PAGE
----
Is Trump's Message of Support for Ukraine a Snub to Putin?

Trump and Poroshenko
U.S. President Donald Trump shakes hands with Ukraine's President Petro Poroshenko in the Oval Office at the White House in Washington, U.S., June 20. Mykola Lazarenko/Ukrainian Presidential Press Service/Handout/Reuters

On the campaign trail, Trump said he hoped to mend ties with Russia, but his first few months in office have not seen a rapprochement.

With his Defense Secretary James Mattis arriving in Kiev to celebrate Ukraine's 26th anniversary of independence from Moscow's Soviet reign and Trump's cabinet repeatedly voicing support for Ukraine in the fight against Russian-backed separatists, the Kremlin has heard little more than Trump's campaign sound bites to feel enthusiastic about.

Read More: Ukrainian spies are ruining summer vacations in Crimea, Russia's security forces say

Trump himself sent his congratulations and support to Kiev, Ukrainian President Petro Poroshenko's administration said Thursday. The statement from Kiev did not specify how Trump reached out but suggested it may have been a written note of salutations in writing. The U.S. leader pledged his support for Ukraine's continued pro-Western aspirations since the 2014 ouster of pro-Russian President Viktor Yanukovych. The revolution resulted in Russia annexing Crimea from Ukraine's south and backing a still ongoing conflict in Ukraine's east.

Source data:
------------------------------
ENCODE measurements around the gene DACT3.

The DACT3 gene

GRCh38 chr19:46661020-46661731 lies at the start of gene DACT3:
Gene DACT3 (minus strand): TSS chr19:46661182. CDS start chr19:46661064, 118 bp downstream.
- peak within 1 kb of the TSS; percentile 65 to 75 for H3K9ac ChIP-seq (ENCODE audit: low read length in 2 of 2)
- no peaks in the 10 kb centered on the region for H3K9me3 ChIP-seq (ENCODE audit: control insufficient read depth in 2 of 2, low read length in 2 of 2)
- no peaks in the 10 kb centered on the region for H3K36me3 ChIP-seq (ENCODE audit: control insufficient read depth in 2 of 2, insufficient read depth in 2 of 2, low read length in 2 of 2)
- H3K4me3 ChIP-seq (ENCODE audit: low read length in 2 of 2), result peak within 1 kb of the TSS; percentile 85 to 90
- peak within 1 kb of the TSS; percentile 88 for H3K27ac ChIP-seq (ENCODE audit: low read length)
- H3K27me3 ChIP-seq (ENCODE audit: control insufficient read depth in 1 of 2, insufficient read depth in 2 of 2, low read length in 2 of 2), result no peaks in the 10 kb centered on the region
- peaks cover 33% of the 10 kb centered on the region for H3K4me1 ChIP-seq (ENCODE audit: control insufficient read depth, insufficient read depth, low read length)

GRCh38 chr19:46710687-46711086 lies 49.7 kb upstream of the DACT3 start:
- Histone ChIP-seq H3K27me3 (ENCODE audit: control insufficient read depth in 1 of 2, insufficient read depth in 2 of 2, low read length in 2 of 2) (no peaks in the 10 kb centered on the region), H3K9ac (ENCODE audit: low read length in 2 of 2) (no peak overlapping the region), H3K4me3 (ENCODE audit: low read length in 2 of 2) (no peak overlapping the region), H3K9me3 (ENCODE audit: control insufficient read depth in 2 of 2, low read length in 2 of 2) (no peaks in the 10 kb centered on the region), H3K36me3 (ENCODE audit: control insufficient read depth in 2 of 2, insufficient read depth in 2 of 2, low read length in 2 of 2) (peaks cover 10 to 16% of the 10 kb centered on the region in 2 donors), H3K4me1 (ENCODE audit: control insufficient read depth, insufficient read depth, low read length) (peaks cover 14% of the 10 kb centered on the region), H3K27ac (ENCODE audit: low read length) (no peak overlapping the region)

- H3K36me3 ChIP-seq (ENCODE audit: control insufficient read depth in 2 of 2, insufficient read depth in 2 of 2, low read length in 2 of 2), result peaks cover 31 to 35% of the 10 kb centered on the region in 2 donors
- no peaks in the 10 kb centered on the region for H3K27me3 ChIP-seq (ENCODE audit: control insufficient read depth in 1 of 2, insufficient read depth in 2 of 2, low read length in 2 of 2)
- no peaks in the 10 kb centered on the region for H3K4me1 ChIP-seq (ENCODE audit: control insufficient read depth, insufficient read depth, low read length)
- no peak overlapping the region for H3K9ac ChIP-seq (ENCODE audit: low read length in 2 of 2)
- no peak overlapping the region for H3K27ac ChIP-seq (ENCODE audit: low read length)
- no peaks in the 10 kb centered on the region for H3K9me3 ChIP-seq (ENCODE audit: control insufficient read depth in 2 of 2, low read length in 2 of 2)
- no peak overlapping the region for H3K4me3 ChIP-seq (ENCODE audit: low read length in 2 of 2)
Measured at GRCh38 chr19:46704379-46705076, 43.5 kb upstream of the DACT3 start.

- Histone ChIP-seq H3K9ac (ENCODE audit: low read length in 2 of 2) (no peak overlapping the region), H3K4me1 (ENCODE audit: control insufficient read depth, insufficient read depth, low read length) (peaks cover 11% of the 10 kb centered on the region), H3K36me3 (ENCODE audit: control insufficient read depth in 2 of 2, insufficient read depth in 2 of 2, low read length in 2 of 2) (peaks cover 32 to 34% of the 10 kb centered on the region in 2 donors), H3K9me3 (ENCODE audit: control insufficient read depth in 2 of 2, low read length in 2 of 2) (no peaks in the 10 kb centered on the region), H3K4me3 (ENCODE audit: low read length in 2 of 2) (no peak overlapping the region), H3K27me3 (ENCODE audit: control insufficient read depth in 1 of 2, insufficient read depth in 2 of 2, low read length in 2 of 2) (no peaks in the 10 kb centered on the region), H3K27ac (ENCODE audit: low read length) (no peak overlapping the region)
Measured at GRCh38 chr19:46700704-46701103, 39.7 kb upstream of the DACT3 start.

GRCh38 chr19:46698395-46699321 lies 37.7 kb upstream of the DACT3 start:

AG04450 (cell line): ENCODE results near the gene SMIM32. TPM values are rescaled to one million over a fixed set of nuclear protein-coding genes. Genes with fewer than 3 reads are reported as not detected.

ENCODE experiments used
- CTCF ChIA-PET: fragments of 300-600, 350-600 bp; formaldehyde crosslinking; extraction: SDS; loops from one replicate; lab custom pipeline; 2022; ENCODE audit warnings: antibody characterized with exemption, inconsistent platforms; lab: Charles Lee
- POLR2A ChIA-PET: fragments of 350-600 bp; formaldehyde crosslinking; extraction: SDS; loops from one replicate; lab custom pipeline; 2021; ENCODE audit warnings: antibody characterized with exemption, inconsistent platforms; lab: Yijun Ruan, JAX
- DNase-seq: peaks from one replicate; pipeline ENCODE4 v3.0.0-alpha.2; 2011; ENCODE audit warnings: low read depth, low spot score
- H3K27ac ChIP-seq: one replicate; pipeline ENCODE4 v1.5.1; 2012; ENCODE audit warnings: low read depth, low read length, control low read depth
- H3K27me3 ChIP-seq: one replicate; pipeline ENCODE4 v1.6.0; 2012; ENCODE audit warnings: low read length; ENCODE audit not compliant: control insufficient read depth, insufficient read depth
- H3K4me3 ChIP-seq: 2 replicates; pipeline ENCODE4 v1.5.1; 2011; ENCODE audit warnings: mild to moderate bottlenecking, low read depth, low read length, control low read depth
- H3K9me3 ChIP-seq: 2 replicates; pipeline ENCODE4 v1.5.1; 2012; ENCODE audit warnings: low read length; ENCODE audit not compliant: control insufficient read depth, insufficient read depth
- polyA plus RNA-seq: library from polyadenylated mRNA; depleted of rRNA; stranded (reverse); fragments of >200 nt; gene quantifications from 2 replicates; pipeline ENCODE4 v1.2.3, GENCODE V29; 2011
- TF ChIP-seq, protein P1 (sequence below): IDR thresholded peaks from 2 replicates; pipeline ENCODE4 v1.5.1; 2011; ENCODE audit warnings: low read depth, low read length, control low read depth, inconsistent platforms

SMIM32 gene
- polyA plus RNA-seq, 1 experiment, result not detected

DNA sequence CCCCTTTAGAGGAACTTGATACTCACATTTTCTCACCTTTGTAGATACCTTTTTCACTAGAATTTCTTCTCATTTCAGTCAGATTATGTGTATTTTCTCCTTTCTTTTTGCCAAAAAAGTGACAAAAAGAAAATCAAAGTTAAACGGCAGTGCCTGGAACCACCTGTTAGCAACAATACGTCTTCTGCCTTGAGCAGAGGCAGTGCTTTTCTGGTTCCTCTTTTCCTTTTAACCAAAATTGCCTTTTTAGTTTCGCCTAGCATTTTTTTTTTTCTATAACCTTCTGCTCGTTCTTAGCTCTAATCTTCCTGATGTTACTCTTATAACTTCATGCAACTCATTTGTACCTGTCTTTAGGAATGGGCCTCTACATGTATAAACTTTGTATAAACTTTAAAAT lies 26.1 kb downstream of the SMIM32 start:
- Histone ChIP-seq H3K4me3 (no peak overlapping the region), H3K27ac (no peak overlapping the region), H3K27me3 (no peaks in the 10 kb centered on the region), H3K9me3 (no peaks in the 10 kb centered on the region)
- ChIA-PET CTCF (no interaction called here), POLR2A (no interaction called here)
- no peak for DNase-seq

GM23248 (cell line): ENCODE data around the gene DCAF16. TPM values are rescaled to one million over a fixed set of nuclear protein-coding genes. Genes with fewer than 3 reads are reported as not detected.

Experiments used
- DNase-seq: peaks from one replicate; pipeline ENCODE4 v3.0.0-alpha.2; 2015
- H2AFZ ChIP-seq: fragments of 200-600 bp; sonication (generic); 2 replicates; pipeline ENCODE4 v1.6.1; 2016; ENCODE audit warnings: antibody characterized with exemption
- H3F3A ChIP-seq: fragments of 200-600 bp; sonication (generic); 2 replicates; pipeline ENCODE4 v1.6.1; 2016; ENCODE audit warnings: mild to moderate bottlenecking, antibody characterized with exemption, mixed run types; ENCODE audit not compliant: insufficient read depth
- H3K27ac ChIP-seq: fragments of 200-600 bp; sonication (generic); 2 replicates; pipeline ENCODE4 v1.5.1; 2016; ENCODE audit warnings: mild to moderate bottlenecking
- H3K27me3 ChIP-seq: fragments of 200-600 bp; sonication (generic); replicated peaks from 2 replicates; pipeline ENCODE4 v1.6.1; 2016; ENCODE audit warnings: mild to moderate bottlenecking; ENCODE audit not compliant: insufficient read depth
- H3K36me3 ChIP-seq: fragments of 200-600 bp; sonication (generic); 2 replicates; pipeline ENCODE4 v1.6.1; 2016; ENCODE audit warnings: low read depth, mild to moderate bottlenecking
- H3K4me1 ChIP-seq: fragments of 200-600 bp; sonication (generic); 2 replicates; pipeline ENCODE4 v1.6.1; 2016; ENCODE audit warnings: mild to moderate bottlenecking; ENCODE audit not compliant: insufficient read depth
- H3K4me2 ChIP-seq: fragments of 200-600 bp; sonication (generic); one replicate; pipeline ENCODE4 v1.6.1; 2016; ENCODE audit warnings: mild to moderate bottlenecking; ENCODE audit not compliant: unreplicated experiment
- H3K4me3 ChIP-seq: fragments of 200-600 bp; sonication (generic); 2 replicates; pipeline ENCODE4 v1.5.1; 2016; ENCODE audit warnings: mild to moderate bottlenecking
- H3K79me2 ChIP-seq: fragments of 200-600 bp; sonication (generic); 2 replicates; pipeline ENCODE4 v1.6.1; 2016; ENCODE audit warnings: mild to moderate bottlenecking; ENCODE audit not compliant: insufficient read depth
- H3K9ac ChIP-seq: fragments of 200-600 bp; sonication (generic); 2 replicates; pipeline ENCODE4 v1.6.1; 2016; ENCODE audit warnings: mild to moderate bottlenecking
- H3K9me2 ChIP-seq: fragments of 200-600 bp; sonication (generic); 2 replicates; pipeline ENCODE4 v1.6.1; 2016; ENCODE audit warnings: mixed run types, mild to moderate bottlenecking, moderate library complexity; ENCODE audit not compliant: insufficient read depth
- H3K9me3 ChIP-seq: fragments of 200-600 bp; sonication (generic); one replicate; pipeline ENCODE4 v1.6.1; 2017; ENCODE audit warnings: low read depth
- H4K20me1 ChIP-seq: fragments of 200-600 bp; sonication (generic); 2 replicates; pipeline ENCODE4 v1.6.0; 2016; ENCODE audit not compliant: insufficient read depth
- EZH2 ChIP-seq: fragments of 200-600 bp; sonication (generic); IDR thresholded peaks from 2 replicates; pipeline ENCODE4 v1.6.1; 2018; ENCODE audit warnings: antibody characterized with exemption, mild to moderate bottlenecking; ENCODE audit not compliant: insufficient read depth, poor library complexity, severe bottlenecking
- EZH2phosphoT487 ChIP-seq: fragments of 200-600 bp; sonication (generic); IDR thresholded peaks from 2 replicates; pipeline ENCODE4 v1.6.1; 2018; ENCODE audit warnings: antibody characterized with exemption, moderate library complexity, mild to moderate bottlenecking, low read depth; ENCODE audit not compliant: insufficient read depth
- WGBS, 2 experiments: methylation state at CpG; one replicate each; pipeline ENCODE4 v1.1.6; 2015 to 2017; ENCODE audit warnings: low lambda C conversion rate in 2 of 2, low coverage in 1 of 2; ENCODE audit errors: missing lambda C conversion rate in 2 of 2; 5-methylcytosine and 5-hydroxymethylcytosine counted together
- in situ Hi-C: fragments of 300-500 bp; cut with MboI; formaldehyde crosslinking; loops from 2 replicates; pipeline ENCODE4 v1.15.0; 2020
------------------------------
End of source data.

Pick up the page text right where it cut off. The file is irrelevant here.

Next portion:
"Since the day Ukraine declared its independence on the 24 August 1991 and especially after the Revolution of Dignity, the United States has always supported its struggle to become a truly European country," Trump said, according to Poroshenko's statement.

"The United States will continue to support Ukraine's aspiration and exercise efforts alongside you, European and other like-minded people to restore the sovereignty and territorial integrity of Ukraine," the comments concluded.

While the White House has not yet issued any public record of the exchange, Pentagon chief Mattis's presence at Kiev's military parade was much more openly symbolic.

The nature of his visit, according to the Pentagon, is to "reassure our Ukrainian partners that the U.S. remains firmly committed to the goal of restoring Ukraine's sovereignty and territorial integrity, as well as strengthening the strategic defense partnership between our two countries."

Following his meeting with Mattis, Poroshenko thanked the Pentagon chief for his assurances, specifically when it came to Crimea. "Thank you for your clear position on the matter of Crimea—that it was and will be Ukrainian and that it should be returned to Ukraine," Poroshenko said Thursday.

Ukraine is among the countries most affected by any changes of U.S. policy towards Russia and Trump's administration currently lives in the shadow of a mounting hill of allegations of improper contact with Russia officials during the presidential election campaign. Despite this, Poroshenko has repeatedly insisted the U.S. and Ukraine continue to see eye-to-eye on Russia.